Arthur Keller, Institute for International and Strategic Relations (IRIS, France), on Planetary Limits to Growth and Complex Systemic Risks

Trine Flockhart, Department of Political Science and Public Management, Southern Denmark University (Denmark), on Challenges of Diversity Governance

Followed by Q&A

11:00 -13:00

Colloque 1: Local perspectives on resilience: why communities matter, and how to support them?

Over the past two decades, the concepts of community resilience and local ownership have proliferated in policy-making. However, the way these concepts have been applied in practice and in policy programmes is widely criticised by the scholarly community for rigid thinking and premeditated solutions (Joseph 2013; Petrova and Delcour 2019; Korosteleva and Flockhart 2019). This roundtable discussion aims to explore the potential of the concept ‘community resilience’ as a new ‘ways of being, knowing, and doing’ (Escobar 2018:19), which is situational, context-specific, local, relational, and emergent. By referencing research findings from Central Eurasia, the roundtable aims to identify what makes communities resilient, i.e. unpack local identities, philosophies, perceptions of the good life, local resources and support infrastructures, and social capital more broadly. What motivates people to stay resilient in times of crisis, war, adversity; and how the international community can support them.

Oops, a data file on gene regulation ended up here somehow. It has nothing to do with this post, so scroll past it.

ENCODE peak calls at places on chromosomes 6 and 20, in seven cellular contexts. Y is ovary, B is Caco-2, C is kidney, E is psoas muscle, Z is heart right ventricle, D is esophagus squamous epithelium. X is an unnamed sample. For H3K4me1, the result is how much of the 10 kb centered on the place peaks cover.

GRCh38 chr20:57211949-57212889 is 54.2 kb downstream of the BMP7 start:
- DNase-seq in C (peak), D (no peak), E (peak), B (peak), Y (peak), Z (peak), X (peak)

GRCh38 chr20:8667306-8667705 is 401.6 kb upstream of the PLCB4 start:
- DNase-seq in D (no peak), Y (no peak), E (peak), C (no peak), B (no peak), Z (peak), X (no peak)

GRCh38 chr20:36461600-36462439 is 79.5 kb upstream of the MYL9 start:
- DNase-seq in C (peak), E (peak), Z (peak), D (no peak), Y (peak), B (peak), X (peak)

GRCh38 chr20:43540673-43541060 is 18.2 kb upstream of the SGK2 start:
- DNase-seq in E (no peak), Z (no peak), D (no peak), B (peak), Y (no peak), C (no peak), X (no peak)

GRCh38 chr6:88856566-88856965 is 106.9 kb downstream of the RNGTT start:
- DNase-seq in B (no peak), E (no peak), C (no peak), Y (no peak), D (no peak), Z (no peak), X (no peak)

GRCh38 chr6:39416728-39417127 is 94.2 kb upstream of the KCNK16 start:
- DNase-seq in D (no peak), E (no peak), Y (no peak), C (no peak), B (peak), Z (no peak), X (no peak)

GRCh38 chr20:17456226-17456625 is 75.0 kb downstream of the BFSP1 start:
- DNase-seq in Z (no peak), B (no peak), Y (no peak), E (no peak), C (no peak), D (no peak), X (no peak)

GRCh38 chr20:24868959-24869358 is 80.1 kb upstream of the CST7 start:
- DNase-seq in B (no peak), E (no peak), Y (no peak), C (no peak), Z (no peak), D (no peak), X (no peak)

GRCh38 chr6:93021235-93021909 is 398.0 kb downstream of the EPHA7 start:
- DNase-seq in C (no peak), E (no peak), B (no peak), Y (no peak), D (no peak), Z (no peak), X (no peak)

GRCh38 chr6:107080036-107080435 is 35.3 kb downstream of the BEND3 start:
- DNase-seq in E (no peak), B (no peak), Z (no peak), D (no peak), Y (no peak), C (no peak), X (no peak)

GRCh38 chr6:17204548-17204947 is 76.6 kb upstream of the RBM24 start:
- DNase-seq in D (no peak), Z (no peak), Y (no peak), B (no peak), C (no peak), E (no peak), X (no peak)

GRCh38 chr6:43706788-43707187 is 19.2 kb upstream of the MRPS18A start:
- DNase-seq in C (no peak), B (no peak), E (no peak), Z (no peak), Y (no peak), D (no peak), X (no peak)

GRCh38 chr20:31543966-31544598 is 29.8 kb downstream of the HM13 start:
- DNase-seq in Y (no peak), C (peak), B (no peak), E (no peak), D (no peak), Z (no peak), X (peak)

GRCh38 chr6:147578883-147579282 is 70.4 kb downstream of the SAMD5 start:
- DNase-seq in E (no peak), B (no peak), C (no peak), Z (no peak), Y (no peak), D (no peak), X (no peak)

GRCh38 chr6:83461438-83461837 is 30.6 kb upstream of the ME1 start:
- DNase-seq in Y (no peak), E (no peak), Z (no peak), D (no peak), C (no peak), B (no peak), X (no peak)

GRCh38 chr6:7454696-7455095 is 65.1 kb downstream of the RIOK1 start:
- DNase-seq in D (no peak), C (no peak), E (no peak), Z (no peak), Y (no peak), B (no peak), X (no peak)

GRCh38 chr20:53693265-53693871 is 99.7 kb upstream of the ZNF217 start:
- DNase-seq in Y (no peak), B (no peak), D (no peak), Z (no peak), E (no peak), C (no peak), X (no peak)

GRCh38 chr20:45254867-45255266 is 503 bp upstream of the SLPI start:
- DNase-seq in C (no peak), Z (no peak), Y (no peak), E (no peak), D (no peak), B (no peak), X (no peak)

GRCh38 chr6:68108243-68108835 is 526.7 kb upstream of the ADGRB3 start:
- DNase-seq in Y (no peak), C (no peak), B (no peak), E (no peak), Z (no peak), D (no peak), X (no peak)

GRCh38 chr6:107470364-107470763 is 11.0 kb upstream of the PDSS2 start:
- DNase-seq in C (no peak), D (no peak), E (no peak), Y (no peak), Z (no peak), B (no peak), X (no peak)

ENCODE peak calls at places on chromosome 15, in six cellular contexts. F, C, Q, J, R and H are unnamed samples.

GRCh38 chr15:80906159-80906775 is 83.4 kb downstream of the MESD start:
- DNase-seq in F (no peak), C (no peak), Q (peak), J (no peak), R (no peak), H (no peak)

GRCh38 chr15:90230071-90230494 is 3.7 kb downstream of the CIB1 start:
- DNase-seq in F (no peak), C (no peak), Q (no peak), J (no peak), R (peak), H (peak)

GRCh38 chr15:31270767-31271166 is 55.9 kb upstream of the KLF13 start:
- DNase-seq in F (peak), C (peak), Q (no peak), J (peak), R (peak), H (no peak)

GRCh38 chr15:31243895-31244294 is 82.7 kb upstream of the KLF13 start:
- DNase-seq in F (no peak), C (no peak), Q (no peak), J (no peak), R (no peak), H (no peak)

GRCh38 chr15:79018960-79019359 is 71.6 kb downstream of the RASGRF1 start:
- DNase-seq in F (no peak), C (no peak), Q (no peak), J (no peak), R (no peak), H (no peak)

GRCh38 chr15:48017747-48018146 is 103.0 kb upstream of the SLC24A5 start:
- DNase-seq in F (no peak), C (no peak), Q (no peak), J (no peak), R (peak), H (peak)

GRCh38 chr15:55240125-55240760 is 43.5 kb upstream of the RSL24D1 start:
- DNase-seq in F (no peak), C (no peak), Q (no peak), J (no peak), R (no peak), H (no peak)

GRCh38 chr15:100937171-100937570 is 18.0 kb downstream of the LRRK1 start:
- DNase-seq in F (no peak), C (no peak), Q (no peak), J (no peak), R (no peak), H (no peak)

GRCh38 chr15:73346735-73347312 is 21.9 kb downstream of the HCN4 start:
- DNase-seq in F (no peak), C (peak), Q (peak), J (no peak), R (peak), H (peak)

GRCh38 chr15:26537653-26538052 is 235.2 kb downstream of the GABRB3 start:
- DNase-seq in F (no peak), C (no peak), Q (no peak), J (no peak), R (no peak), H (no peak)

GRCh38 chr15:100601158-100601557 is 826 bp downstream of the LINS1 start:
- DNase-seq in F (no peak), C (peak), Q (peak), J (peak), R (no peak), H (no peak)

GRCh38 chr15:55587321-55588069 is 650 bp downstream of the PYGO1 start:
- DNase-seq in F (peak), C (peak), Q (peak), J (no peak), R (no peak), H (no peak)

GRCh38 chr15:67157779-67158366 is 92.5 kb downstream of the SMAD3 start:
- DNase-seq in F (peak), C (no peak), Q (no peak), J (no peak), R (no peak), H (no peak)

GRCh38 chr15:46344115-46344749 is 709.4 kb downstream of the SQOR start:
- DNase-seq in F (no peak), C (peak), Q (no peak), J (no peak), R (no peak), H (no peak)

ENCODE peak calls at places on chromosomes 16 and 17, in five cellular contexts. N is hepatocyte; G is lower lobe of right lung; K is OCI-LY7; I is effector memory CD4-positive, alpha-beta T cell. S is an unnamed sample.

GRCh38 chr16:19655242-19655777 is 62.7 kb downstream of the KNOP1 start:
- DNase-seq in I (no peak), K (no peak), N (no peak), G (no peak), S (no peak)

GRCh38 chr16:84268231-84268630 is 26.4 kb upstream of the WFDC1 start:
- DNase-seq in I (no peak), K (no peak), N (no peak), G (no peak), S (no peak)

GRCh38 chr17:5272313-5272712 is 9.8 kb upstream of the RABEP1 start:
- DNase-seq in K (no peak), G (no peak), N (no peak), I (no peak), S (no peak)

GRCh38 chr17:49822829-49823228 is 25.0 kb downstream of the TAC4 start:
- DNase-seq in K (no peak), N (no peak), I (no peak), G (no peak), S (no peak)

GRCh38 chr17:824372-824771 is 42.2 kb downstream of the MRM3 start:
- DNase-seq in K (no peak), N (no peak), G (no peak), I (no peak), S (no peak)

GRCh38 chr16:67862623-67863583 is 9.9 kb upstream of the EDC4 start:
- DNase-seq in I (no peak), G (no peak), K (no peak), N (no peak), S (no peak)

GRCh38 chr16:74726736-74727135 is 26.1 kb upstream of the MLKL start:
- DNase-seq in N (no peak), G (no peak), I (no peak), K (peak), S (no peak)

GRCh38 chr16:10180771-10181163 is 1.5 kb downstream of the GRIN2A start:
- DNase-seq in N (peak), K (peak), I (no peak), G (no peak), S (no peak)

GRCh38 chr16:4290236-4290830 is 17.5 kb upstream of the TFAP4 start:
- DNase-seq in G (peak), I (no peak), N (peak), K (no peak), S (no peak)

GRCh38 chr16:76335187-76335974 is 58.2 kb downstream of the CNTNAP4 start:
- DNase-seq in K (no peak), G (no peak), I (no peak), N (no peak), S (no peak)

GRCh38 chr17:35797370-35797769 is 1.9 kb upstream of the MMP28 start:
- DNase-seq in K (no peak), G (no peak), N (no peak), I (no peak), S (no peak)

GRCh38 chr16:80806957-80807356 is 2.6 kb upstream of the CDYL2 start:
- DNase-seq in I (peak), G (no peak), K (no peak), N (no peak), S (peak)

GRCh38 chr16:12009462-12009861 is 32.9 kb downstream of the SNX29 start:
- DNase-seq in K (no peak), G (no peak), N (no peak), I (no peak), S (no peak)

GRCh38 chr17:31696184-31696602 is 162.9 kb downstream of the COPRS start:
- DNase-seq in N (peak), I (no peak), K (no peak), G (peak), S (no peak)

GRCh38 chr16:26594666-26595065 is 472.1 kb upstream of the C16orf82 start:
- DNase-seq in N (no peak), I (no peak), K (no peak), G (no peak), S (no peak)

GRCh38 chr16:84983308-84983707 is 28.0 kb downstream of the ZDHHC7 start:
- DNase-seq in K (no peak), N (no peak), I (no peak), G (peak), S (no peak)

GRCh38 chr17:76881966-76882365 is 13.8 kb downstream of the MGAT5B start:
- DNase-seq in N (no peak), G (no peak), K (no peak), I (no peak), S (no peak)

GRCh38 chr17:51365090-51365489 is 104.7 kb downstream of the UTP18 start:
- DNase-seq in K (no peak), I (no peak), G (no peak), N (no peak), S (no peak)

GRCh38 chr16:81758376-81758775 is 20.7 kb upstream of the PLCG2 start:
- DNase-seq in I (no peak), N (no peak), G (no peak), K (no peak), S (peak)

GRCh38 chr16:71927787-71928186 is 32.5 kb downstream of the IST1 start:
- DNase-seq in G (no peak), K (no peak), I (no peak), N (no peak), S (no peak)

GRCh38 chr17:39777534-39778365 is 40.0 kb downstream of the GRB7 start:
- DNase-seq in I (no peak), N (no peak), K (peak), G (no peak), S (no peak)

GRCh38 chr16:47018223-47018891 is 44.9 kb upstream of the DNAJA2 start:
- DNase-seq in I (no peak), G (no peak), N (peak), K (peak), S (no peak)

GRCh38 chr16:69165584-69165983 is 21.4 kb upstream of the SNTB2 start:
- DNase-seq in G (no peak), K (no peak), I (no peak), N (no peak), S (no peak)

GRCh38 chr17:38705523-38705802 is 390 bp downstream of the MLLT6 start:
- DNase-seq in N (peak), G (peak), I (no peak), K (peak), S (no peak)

Questions to address:

  • What makes communities resilient?
    • How can communities achieve ontological security and a sense of good life through resilience? How can communities be resilient in the context of scarcity and precarity?
  • What do communities need to nurture their resilience?